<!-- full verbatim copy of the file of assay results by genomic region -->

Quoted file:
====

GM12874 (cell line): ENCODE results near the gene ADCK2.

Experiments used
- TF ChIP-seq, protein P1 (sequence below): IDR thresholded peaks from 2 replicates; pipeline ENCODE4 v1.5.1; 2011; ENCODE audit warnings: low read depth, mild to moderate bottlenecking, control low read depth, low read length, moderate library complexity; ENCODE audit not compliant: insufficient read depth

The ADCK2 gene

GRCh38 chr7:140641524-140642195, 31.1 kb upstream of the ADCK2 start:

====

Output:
GM12874 (cell line): ENCODE results near the gene ADCK2.

Experiments used
- TF ChIP-seq, protein P1 (sequence below): IDR thresholded peaks from 2 replicates; pipeline ENCODE4 v1.5.1; 2011; ENCODE audit warnings: low read depth, mild to moderate bottlenecking, control low read depth, low read length, moderate library complexity; ENCODE audit not compliant: insufficient read depth

The ADCK2 gene

GRCh38 chr7:140641524-140642195, 31.1 kb upstream of the ADCK2 start: